Jerry Sanders Creative Design Competition
The Jerry Sanders robotics competition is an annual tradition taking place at the University of Illinois during Engineering Open House. For the 2002 competition, we formed a team consisting of myself, two Electrical and Computer Engineers, and an Aerospace Engineer.
The challenge was to compete with other robots to pick up Bocce and Bowling balls from 2-3 inch tall PVC pedestals, and return them to a "home-base" area. Our design was pretty simple - a big rectangular robot with a pulley-based center chamber. Essentially, there were two channels which could be slid under the ball. As the chamber was lifted, the ball would get caught in the groove of the channel, and roll down.
In the case of the Bocce balls, there was an opening in the back which lead to a holding tank of sorts. We had capacity to get at least half of the balls, which would be a major accomplishment considering. The bowling ball would be held in the back of the lifting chamber itself. Once it hit the back, it would effectively lock in place. This would allow us the chance to place the bowling ball on the pedestal in the home area for double points.
Besides being the main welder for the project (a skill that I picked up solely for the project), and being involved in the actual design, I was also responsible for writing the software to control the robot. In order to keep things simple, we had decided to use a pair of laptops - one on the robot connected to the control circuit, and one with us to act as a controller.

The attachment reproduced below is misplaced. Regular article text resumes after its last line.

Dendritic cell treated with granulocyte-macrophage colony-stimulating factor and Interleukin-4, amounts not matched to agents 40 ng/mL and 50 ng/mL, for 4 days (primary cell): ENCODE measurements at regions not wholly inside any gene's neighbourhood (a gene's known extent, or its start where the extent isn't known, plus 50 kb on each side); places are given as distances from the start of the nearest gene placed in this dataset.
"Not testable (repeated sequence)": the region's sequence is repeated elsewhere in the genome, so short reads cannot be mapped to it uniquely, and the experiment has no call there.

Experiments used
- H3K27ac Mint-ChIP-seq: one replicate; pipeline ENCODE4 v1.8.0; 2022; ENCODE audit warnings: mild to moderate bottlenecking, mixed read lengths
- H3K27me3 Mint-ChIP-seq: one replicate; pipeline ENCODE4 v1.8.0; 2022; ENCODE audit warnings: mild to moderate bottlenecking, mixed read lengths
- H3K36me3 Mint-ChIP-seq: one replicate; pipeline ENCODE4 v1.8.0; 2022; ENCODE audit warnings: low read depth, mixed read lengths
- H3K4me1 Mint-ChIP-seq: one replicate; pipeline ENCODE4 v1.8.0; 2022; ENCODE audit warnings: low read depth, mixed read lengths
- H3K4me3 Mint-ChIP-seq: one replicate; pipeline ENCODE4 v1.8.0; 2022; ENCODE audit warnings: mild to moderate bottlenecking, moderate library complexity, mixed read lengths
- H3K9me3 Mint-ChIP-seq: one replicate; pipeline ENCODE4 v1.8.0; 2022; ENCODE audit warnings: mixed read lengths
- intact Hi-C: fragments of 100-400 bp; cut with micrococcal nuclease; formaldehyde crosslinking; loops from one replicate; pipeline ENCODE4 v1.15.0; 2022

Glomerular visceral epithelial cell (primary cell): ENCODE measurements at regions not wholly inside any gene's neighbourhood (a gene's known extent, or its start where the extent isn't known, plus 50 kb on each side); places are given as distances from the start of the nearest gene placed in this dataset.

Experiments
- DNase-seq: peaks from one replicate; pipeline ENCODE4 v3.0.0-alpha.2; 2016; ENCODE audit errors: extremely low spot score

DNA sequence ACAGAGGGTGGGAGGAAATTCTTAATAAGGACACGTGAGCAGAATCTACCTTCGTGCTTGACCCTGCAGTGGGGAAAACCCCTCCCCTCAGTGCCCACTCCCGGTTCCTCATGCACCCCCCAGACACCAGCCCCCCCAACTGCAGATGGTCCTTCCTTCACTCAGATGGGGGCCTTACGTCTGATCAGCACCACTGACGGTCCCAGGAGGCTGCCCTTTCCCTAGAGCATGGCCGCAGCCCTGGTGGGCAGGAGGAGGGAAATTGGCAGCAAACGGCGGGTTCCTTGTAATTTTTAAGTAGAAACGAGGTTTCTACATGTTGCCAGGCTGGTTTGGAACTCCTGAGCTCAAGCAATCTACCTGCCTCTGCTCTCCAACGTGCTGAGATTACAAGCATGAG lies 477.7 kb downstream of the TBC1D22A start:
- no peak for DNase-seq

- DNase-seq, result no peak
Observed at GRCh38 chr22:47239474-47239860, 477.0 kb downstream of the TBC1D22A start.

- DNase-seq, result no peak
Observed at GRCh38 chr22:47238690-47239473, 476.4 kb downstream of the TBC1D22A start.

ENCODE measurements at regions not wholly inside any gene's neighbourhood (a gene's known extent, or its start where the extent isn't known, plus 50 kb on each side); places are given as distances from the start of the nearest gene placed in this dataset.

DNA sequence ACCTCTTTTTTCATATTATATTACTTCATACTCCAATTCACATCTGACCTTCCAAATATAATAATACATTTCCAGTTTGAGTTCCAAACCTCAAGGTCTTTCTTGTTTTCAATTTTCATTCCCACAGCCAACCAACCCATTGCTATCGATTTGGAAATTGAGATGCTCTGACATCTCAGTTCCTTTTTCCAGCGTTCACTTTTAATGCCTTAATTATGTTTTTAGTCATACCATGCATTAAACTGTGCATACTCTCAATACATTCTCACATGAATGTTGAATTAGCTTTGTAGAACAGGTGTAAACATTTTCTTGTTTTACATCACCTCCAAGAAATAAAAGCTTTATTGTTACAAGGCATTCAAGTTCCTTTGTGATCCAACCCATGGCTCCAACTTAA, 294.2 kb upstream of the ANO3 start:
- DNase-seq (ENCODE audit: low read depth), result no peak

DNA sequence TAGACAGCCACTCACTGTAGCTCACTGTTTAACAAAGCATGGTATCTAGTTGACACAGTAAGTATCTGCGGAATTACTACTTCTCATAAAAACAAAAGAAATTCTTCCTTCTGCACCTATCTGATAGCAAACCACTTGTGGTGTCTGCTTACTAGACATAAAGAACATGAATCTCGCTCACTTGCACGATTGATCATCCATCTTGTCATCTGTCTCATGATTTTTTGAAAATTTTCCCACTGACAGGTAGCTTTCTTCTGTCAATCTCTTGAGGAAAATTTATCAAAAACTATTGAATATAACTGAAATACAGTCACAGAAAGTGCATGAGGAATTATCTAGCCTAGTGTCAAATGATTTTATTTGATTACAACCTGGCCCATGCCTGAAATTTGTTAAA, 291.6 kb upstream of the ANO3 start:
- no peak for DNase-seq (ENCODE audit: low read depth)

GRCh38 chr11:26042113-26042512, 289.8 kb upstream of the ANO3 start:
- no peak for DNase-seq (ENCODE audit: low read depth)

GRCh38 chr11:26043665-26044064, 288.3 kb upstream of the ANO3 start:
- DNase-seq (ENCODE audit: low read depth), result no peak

Unfortunately, until the night before the competition, we didn't have a working robot; as a result, I had devoted most of my effort to helping try to get things working, rather than writing the control system. In the end, I wound up writing a simple control system which ran over the wireless network and controlled the robot.
Unfortunately, with no mechanical engineering types on our team, our design was plagued with drive issues. Upon going over a small drop in the first round, the axles bent upward, which in turn jammed them, in turn burning out the motors. We were able to repair this for the most part, but we only had one spare drive motor. Faced with being required to be in the second round to receive reimbursement for part of our expenses, we replaced one of the motors, and spent the entire round spinning in circles, because that was all we could really do.
- We should have had a mechanical engineer on the project. We did pretty well for not having one; but had we had one, our robot may have actually accomplished something.
- Gaining access to the parallel port of a computer running Windows 2000 is non-trivial. Unprivileged programs in general do not have access.
- Don't plug something in to your computer unless you're REALLY sure you wired it right (we fried one laptop's parallel port due to a incorrectly wired connector).
- Building a robot is quite fun. It would have been more fun if it worked.
- Sometimes the simple option which doesn't do 100% of what it could possible do is the better solution. Had we tried to go for something more complex (that could, say, place bocce balls on the pedestals) we likely would have never gotten it going.
- Don't be afraid to ask for a little help. We had a local car shop do an emergency weld free of charge, since our base of operations was 150 miles away from the competition, just by going in and telling them our situation.